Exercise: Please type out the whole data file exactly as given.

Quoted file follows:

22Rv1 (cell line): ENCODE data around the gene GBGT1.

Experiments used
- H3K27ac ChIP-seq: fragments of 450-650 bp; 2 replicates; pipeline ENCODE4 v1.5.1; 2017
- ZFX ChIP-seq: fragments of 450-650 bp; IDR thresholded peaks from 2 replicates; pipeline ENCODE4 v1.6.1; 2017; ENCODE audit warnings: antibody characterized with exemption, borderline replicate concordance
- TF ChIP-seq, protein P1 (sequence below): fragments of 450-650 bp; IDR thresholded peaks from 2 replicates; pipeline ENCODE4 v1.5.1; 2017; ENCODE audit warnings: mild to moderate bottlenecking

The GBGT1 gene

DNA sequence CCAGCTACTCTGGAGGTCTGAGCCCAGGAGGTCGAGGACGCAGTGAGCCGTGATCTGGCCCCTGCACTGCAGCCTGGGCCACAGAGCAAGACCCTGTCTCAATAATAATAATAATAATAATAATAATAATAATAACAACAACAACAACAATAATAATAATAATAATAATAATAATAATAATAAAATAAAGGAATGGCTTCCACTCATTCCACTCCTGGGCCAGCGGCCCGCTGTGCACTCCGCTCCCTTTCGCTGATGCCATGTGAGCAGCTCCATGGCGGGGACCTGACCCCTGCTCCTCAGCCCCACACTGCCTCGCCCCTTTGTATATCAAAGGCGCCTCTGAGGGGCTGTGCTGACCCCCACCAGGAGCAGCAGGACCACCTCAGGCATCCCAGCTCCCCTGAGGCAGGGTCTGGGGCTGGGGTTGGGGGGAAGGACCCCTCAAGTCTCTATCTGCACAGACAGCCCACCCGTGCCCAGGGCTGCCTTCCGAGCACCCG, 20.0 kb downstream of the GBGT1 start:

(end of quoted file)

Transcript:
22Rv1 (cell line): ENCODE data around the gene GBGT1.

Experiments used
- H3K27ac ChIP-seq: fragments of 450-650 bp; 2 replicates; pipeline ENCODE4 v1.5.1; 2017
- ZFX ChIP-seq: fragments of 450-650 bp; IDR thresholded peaks from 2 replicates; pipeline ENCODE4 v1.6.1; 2017; ENCODE audit warnings: antibody characterized with exemption, borderline replicate concordance
- TF ChIP-seq, protein P1 (sequence below): fragments of 450-650 bp; IDR thresholded peaks from 2 replicates; pipeline ENCODE4 v1.5.1; 2017; ENCODE audit warnings: mild to moderate bottlenecking

The GBGT1 gene

DNA sequence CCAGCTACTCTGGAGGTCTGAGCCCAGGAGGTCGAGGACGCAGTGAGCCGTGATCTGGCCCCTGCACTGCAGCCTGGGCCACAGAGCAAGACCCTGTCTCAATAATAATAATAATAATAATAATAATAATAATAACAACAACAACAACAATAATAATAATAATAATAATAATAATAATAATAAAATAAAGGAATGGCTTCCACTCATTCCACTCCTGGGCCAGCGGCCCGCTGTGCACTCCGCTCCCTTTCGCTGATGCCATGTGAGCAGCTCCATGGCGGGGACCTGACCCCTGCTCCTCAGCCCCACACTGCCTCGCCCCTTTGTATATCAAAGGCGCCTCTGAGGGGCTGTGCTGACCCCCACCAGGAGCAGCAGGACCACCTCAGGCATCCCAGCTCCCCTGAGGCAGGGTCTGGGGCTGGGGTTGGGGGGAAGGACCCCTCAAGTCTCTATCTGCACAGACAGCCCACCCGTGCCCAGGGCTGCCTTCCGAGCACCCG, 20.0 kb downstream of the GBGT1 start: